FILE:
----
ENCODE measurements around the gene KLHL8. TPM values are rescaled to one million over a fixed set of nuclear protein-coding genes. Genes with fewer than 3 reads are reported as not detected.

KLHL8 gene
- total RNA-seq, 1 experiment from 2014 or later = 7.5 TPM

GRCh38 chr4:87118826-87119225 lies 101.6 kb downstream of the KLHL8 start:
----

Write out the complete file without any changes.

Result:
ENCODE measurements around the gene KLHL8. TPM values are rescaled to one million over a fixed set of nuclear protein-coding genes. Genes with fewer than 3 reads are reported as not detected.

KLHL8 gene
- total RNA-seq, 1 experiment from 2014 or later = 7.5 TPM

GRCh38 chr4:87118826-87119225 lies 101.6 kb downstream of the KLHL8 start: